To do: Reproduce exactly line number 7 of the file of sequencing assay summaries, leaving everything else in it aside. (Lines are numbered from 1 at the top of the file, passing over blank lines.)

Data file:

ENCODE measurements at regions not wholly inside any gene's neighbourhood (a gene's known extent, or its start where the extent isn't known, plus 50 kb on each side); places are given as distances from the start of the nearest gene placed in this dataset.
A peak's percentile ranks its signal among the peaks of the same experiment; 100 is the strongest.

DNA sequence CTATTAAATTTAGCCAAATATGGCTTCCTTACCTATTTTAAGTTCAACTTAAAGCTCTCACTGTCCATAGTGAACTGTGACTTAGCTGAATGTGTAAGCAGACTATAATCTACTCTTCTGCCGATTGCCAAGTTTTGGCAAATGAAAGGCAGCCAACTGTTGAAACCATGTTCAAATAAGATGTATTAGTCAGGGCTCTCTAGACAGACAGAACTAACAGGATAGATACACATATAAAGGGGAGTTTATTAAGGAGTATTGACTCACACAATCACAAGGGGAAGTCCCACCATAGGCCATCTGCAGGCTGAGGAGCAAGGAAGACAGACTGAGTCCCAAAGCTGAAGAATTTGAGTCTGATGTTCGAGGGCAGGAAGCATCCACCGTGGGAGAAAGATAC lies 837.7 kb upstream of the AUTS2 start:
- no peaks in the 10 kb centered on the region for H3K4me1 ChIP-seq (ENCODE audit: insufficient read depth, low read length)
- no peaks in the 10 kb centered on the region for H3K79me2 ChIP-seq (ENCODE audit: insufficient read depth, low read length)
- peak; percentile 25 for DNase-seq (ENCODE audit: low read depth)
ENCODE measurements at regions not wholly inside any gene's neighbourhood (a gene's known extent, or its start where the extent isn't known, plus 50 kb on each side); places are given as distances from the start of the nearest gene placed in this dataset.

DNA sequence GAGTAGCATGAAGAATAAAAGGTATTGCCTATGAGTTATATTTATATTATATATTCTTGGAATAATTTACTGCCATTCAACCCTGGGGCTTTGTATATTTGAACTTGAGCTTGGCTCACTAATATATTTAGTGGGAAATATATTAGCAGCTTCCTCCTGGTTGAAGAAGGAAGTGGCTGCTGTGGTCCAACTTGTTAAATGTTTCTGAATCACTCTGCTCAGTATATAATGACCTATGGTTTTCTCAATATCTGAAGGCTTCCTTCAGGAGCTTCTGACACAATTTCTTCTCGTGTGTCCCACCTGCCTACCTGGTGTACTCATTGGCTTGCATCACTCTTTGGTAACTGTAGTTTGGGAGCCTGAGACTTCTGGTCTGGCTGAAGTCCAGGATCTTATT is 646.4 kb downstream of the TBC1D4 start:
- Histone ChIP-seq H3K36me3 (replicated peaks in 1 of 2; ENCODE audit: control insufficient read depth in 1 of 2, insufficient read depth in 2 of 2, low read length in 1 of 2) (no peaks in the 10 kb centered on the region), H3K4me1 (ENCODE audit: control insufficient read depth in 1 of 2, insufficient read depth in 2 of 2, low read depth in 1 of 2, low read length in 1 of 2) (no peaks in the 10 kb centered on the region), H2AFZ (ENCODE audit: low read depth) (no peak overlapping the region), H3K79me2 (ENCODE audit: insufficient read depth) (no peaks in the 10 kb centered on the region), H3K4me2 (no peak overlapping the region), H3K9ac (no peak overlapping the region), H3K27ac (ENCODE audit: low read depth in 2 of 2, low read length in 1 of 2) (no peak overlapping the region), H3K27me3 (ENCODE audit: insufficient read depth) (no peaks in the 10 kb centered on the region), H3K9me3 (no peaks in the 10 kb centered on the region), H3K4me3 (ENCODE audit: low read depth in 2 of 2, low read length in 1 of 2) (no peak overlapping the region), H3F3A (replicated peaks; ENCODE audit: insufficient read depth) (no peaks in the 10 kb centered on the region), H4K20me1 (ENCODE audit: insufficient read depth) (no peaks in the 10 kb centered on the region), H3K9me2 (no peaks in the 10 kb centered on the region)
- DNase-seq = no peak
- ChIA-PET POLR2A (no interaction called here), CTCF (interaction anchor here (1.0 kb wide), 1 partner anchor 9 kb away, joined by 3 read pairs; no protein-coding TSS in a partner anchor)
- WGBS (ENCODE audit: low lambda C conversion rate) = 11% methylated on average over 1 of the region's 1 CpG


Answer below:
ENCODE measurements at regions not wholly inside any gene's neighbourhood (a gene's known extent, or its start where the extent isn't known, plus 50 kb on each side); places are given as distances from the start of the nearest gene placed in this dataset.